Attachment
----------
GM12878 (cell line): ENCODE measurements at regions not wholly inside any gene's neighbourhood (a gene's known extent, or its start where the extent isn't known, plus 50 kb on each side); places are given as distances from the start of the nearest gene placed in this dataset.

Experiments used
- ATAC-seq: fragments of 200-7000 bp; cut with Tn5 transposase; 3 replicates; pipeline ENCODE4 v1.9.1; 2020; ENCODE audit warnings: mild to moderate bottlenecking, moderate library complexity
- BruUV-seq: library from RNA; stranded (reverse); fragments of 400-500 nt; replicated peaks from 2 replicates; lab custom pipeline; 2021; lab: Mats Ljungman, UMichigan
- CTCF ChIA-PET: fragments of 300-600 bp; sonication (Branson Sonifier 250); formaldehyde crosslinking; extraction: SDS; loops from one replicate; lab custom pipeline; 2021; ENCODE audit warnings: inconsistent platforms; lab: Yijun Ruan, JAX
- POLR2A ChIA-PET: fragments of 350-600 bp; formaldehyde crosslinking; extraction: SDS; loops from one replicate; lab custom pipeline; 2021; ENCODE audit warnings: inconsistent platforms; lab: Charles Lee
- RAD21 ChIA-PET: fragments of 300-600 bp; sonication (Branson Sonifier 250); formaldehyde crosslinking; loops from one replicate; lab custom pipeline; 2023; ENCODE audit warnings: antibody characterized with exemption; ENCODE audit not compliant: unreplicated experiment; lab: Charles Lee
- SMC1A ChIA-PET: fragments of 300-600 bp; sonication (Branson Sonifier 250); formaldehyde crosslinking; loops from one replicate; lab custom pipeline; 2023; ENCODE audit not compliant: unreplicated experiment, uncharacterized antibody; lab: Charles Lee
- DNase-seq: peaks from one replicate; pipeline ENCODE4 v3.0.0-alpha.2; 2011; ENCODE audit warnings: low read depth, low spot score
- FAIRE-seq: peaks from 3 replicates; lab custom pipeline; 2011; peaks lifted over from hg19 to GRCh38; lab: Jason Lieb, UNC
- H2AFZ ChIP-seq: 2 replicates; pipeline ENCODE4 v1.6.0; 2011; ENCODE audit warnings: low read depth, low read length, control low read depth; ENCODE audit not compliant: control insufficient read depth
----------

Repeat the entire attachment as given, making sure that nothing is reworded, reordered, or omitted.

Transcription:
GM12878 (cell line): ENCODE measurements at regions not wholly inside any gene's neighbourhood (a gene's known extent, or its start where the extent isn't known, plus 50 kb on each side); places are given as distances from the start of the nearest gene placed in this dataset.

Experiments used
- ATAC-seq: fragments of 200-7000 bp; cut with Tn5 transposase; 3 replicates; pipeline ENCODE4 v1.9.1; 2020; ENCODE audit warnings: mild to moderate bottlenecking, moderate library complexity
- BruUV-seq: library from RNA; stranded (reverse); fragments of 400-500 nt; replicated peaks from 2 replicates; lab custom pipeline; 2021; lab: Mats Ljungman, UMichigan
- CTCF ChIA-PET: fragments of 300-600 bp; sonication (Branson Sonifier 250); formaldehyde crosslinking; extraction: SDS; loops from one replicate; lab custom pipeline; 2021; ENCODE audit warnings: inconsistent platforms; lab: Yijun Ruan, JAX
- POLR2A ChIA-PET: fragments of 350-600 bp; formaldehyde crosslinking; extraction: SDS; loops from one replicate; lab custom pipeline; 2021; ENCODE audit warnings: inconsistent platforms; lab: Charles Lee
- RAD21 ChIA-PET: fragments of 300-600 bp; sonication (Branson Sonifier 250); formaldehyde crosslinking; loops from one replicate; lab custom pipeline; 2023; ENCODE audit warnings: antibody characterized with exemption; ENCODE audit not compliant: unreplicated experiment; lab: Charles Lee
- SMC1A ChIA-PET: fragments of 300-600 bp; sonication (Branson Sonifier 250); formaldehyde crosslinking; loops from one replicate; lab custom pipeline; 2023; ENCODE audit not compliant: unreplicated experiment, uncharacterized antibody; lab: Charles Lee
- DNase-seq: peaks from one replicate; pipeline ENCODE4 v3.0.0-alpha.2; 2011; ENCODE audit warnings: low read depth, low spot score
- FAIRE-seq: peaks from 3 replicates; lab custom pipeline; 2011; peaks lifted over from hg19 to GRCh38; lab: Jason Lieb, UNC
- H2AFZ ChIP-seq: 2 replicates; pipeline ENCODE4 v1.6.0; 2011; ENCODE audit warnings: low read depth, low read length, control low read depth; ENCODE audit not compliant: control insufficient read depth